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Poster courtesy of Screenrant.

Poster courtesy of Screenrant.

Poster courtesy of Screenrant.

Marvel’s “Strange” New Movie

Review and Opinions by Alena Gamble and Amelia Roberts

November 8, 2016

The Marvel universe is a major part of today’s pop culture. Everyone knows about the Avengers, Spider Man and Groot, but who, other than devoted fans, can recall the backstory of Doctor Strange? This blockbuster movie retells a story that many new fans are eager to learn and adore.

The movie first introduces us to the
famous neurosurgeon, Dr. Steven Strange. It seemed like Strange had it all: a great job, lots of
money, an excellent reputation for theancientonescenesaving lives on a daily basis. Strange was portrayed as the “self-centered, ignorant rich boy” who only cared about himself and his job. However, a fatal accident forced Dr. Strange to reinvent himself and reevaluate his life, thus taking the audience on a journey of self-discovery and finding the true meaning of heroism.

Director Scott Derrickson (Poltergeist, Sinister, Sinister 2) does an excellent job, along with screenwriters Jon Spaihts and C. Robert Cargill, of pulling the audience into the movie using exceptional cinematography and a nice balance of humor and excitement. The CGI graphics in the movie are some of the most incredible in all of Marvel his story. At many points throughout the motion picture, there are stunning scenes in which the dimensions of space are warped, dazzling the audience with the exquisite detail of the buildings, spells and mystical sceneries.

Marvel Studios does an outstanding job of keeping this movie captivating on a small-scale, separate from plot lines established in previous movies, thus creating memorable characters and a unique, almost secretive world in which these characters and events take place. It takes on a completely different tone than other cross-over movies such as Captain America: Civil War, making it exceptional without relying on big-name characters and overdone, stereotypical plot lines. The only way it is connected to the Avengers is in which librarian Wong drops the crime-fighting group’s name, but only once, and in a way that would logically make sense within the universe. By keeping the story small-scale, it makes the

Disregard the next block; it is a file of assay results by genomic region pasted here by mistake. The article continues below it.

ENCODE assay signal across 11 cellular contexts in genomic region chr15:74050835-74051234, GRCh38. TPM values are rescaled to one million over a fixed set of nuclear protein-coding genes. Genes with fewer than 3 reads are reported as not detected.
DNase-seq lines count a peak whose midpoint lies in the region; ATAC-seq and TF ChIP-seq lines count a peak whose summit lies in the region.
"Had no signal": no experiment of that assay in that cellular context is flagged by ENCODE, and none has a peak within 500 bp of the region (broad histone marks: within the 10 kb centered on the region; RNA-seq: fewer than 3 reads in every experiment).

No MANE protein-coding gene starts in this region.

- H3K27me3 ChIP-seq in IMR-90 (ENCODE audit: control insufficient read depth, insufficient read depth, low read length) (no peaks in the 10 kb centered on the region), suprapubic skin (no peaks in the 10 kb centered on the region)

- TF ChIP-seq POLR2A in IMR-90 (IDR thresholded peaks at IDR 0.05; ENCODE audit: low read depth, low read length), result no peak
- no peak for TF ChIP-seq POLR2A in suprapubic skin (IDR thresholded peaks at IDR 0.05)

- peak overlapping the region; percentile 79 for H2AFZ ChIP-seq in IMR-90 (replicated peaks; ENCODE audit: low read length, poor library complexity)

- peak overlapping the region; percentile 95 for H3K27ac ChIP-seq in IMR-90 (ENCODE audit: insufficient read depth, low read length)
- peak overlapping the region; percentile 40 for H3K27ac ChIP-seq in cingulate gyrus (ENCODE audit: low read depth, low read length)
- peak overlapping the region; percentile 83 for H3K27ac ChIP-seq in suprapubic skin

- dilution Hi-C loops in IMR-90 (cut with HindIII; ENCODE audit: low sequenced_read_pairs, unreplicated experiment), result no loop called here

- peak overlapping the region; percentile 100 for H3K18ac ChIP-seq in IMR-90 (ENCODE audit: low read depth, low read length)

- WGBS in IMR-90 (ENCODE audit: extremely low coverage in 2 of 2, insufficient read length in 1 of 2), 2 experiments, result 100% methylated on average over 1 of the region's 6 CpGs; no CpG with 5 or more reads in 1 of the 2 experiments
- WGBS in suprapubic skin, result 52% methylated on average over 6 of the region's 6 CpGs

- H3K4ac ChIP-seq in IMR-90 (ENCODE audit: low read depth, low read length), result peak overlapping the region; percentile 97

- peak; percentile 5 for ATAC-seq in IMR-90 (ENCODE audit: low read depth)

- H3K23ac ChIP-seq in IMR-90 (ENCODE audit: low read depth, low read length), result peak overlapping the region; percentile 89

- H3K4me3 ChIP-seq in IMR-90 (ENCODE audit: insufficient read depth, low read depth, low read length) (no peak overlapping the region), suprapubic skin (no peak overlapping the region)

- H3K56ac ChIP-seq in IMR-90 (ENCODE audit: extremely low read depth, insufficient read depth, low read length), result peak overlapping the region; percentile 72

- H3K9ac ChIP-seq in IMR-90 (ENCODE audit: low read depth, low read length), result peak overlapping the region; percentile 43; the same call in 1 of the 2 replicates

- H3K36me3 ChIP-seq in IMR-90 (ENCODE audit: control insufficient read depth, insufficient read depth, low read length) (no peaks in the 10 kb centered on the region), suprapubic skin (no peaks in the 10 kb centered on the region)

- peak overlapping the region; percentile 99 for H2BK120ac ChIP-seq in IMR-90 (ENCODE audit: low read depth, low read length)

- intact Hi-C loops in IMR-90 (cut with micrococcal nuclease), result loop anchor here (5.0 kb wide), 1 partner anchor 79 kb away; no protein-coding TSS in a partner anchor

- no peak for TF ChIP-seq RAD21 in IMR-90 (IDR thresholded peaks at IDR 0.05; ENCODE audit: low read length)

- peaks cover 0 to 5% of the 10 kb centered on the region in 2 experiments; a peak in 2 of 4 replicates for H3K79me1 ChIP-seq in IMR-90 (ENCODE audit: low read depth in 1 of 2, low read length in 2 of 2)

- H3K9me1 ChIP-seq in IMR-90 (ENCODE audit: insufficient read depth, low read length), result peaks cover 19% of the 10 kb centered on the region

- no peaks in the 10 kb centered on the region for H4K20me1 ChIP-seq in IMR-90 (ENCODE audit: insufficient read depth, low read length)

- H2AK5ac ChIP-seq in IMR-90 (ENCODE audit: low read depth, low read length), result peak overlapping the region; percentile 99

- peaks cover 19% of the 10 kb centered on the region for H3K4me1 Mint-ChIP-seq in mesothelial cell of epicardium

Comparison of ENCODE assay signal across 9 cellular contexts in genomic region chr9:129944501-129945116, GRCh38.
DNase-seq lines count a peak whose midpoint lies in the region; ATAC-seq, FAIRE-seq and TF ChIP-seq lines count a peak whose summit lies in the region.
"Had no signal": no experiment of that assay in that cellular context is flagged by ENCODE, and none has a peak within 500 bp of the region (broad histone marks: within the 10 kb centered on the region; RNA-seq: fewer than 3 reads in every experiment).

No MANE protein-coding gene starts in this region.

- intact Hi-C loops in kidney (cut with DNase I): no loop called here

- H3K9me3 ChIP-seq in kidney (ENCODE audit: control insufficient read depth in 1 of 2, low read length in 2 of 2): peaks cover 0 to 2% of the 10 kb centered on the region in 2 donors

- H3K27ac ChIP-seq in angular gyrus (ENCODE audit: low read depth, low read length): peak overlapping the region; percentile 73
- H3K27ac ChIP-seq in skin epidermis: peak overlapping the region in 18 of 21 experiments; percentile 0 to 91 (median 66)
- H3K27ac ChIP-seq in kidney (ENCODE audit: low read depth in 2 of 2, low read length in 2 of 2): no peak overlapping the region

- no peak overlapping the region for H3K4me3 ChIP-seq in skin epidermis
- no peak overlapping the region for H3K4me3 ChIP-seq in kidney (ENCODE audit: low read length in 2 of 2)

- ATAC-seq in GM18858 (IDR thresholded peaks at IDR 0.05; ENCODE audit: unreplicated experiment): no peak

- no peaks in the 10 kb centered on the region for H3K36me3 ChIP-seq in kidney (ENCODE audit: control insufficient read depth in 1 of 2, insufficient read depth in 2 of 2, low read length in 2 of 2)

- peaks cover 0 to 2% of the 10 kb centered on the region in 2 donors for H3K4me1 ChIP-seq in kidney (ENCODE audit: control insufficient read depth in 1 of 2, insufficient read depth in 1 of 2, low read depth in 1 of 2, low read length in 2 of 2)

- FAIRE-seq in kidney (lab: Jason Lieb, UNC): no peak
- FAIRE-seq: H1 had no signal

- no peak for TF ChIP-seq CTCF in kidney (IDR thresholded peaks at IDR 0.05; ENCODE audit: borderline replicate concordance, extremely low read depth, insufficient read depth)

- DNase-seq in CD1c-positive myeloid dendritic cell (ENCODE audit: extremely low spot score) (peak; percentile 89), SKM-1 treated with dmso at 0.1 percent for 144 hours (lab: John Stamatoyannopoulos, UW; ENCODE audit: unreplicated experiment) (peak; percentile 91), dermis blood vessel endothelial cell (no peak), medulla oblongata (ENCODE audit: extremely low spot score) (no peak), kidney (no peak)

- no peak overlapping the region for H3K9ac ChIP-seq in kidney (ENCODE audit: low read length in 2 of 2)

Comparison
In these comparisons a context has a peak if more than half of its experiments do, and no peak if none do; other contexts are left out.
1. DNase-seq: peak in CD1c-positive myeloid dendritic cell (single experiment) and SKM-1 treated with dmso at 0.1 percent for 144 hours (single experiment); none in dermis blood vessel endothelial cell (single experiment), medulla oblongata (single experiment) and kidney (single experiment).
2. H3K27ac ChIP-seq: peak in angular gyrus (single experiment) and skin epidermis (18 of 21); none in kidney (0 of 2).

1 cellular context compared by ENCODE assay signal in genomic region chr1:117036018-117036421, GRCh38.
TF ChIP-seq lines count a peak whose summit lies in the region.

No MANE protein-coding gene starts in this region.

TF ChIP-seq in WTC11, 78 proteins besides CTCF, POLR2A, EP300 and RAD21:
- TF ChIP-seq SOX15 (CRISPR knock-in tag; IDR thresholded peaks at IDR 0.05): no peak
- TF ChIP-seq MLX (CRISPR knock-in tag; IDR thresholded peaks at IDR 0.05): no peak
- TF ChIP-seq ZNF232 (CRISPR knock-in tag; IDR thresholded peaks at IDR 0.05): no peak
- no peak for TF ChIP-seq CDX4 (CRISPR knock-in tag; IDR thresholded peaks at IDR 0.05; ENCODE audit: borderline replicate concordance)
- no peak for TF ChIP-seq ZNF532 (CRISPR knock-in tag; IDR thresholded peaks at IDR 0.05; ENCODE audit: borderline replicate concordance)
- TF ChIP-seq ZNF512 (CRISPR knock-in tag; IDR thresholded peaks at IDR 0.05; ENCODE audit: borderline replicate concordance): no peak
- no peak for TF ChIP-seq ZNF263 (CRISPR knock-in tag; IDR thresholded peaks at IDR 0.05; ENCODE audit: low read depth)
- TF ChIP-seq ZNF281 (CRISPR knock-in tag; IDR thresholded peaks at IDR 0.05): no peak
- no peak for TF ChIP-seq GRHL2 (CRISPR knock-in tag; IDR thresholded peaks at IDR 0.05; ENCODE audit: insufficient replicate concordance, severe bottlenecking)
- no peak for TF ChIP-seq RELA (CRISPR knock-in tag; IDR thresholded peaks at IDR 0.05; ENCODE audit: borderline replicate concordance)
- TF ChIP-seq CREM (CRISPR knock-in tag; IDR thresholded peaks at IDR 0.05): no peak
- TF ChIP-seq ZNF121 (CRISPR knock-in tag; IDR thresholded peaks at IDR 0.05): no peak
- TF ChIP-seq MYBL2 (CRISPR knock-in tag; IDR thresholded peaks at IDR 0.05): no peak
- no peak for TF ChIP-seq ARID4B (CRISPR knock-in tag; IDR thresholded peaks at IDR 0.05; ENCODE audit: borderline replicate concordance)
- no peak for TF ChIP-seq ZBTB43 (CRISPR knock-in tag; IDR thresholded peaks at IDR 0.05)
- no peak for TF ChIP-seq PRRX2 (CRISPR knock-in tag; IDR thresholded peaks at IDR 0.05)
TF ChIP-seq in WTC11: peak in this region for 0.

audience feel as if they are lucky to witness such events take place, and feel as if they understand the characters on a more personal scale. It also does well for the complexity of the film: it contains concepts complicated enough with dimension-hopping and warping time, so attempting to cross over into the overwhelmingly intricate and ever-expanding crop of existing characters would make the film too exdrstrangelandscapecessive.  

The story itself is engaging, the visuals are magnificent, but there is a controversy amidst the beautiful film. Tilda Swinton was cast as the role of the “Ancient One,” the oldest, most powerful sorceress there is in the Marvel Universe. “The Ancient One,” in the comics was portrayed as a Tibetan man and though the comic character is portrayed differently in the movie, seeing as the “Ancient One” is a woman in the film, there are lots of questions going around as to why Marvel casted a white, Scottish woman instead of someone from Tibet or even someone who has some Asian background. A Marvel spokesperson defended the choice by saying, “The Ancient One is a title that is not exclusively held by any one character, but rather a moniker passed down through time, and in this particular film the embodiment is Celtic.”

Despite the whitewashing that took place during the casting of the movie, the idea of changing the male character in the comics to a strong female lead was a bold, excellent choice. Adding a woman as one of the main characters is another great step away from the  male-dominated marvel universe.

However, it still fails the Bechdel Test immensely– as do many of the other marvel movies. The Bechdel Test determines whether a movie portrays enough female characters that are not solely dependent on a male character. In order to pass, a movie must meet three criteria: it must (1) have at least two women in it who (2) talk to each othertheancientonescene2 about (3) something other than a man. Of course, this is a major disappointment for the female fans of Marvel.

Overall, Doctor Strange is a stunning, enthralling film that leaves the audience awestruck and impressed. It has many memorable and charming characters, along with a healthy mix of dark and humorous scenes. It certainly will not disappoint Marvel fans, and is an excellent addition to the Marvel’s movie universe.

Personal Rating: 9.5/10

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